When acquiring an established franchisor or even a company that might be franchised in the future, there are several types of due diligence that extend beyond the bounds of traditional legal due diligence or financial due diligence.
Of course, the key to any acquisition lies in the soundness of the business model at the individual operating unit level. But in franchising, this analysis should not be limited to the business model itself. Because the acquisition candidate must compete both in the consumer market and in the franchise market, the buyer must also look at issues including:
- How does the franchisor compare with other franchise companies in the market in terms of franchisee value proposition?
- Is the structure of the franchise (fees, royalties, territories, etc.) appropriate given the position of the franchisor in the marketplace and the amount of support needed by franchisees?
- Is the organizational structure of the franchise appropriate given desired levels of growth and support – or has the acquisition candidate been trimming staff over time to artificially inflate the bottom line in anticipation of a sale, but to the detriment of long-term growth?
- Are there organizational or systemic gaps that will need to be filled to get the acquisition candidate prepared for more aggressive growth?
- How is the franchisor organization performing versus its franchise competitors on Franchise-Sales-Specific Key Performance Indicators (cost per lead, cost per sale, closing ratios, time-to-close, media specific KPIs, salesperson specific KPIs, etc.) and what do these KPIs tell us about the franchise sales and marketing issues being encountered by the franchisor?
- How satisfied are existing franchisees with the support being offered by the franchisor and by the value proposition of the franchise – and what are the implications of this satisfaction level relative to franchisee validation (and future sales) as well as to the potential for future litigation?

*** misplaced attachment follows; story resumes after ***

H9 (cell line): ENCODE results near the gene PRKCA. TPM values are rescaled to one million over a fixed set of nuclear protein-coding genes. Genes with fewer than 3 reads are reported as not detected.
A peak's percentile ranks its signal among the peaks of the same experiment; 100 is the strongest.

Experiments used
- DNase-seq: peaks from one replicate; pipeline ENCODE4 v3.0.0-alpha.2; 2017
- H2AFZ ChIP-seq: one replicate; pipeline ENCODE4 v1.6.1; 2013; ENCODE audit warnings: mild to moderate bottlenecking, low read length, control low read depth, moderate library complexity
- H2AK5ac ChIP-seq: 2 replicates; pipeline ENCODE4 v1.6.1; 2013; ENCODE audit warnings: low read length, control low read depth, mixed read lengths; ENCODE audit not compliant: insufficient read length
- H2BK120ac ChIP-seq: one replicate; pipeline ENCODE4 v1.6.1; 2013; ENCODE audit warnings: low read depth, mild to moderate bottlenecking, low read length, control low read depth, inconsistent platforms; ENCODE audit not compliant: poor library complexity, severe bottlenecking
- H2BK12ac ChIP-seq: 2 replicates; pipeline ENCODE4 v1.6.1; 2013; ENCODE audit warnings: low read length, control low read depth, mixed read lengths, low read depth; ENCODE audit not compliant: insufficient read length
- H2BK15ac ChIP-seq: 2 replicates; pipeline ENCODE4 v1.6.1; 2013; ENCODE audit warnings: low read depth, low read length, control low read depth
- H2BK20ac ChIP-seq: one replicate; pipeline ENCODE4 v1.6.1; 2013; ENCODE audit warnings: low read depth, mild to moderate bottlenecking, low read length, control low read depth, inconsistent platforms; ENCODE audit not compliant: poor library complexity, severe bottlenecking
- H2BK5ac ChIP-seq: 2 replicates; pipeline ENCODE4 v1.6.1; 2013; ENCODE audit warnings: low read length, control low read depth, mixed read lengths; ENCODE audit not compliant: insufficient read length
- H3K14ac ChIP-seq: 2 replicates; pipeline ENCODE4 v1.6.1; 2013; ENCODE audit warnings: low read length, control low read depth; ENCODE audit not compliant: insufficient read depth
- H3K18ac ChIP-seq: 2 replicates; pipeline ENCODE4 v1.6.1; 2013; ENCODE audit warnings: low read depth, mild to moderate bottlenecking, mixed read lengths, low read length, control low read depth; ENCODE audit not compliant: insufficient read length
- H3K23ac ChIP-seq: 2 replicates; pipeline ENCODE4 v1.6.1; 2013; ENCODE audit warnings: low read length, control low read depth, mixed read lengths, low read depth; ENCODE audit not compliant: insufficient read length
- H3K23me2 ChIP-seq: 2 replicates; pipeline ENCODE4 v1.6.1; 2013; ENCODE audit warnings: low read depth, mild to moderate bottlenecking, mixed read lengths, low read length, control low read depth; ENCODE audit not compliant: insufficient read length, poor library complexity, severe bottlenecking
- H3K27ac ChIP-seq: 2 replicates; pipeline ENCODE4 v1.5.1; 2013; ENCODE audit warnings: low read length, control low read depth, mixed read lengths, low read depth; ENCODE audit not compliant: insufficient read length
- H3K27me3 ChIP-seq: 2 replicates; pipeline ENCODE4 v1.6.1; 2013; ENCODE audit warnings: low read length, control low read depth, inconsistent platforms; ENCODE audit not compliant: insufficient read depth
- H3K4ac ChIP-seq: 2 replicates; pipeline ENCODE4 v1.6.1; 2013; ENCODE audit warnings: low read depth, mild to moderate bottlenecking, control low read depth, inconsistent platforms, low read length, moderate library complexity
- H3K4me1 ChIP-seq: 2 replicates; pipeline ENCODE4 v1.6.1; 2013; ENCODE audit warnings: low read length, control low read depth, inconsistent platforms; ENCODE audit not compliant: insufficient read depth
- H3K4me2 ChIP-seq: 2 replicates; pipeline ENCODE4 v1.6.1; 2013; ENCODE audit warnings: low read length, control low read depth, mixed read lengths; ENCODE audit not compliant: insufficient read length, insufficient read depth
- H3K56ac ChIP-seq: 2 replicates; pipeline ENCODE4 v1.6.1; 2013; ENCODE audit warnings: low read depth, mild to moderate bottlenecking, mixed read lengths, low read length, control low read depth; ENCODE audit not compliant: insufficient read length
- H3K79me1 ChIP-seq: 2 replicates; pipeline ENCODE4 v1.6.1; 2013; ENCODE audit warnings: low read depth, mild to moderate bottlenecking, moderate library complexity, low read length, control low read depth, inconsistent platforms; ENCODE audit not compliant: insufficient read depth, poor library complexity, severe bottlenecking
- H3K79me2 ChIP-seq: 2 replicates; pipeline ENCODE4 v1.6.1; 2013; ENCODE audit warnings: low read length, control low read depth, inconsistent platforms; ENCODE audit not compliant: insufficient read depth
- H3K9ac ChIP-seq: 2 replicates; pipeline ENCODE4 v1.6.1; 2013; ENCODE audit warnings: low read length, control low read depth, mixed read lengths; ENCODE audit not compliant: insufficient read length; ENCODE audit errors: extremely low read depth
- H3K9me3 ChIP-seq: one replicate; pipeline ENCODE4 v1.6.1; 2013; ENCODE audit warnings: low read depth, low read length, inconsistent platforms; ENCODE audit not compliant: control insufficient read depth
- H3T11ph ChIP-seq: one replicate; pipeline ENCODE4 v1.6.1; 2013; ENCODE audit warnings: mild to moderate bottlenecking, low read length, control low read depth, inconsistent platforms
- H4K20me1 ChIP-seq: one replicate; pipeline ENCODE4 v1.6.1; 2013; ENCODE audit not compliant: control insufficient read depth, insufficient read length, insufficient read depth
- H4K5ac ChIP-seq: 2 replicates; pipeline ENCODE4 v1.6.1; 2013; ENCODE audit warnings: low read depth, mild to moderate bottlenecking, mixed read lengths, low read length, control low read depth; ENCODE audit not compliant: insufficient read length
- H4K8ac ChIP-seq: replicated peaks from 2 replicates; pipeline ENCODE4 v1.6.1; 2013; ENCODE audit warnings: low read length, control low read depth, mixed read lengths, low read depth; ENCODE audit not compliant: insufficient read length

- Are franchise marketing efforts being conducted appropriately and effectively?
- Are franchise sales efforts being conducted properly and effectively?
- Are Franchise Operations Manuals written professionally or do they present potential exposure to vicarious liability lawsuits because they are overly prescriptive or step across the “agency line”?
Having assisted with the due diligence of numerous franchisor acquisitions, the iFranchise Group is uniquely qualified to help buyers through this process. We understand both the buyer’s and the seller’s needs to conduct this due diligence expeditiously and, of course, confidentially.
Depending on the situation, we have used proprietary mystery shopping techniques both to assess franchisee satisfaction and franchise salesperson performance without ever raising the slightest internal concern or raising any unwanted questions. And our knowledge of the franchise marketplace, franchise organizational structure, and franchise KPIs is second to none.
To learn more about how we can help with due diligence on a targeted acquisition, contact us confidentially at 708-957-2300 or email@example.com. Or, if you would like, we would be happy to send you a White Paper on Franchise Acquisition Due Diligence co-authored by Mark Siebert for the International Franchise Association’s Legal Symposium by clicking here.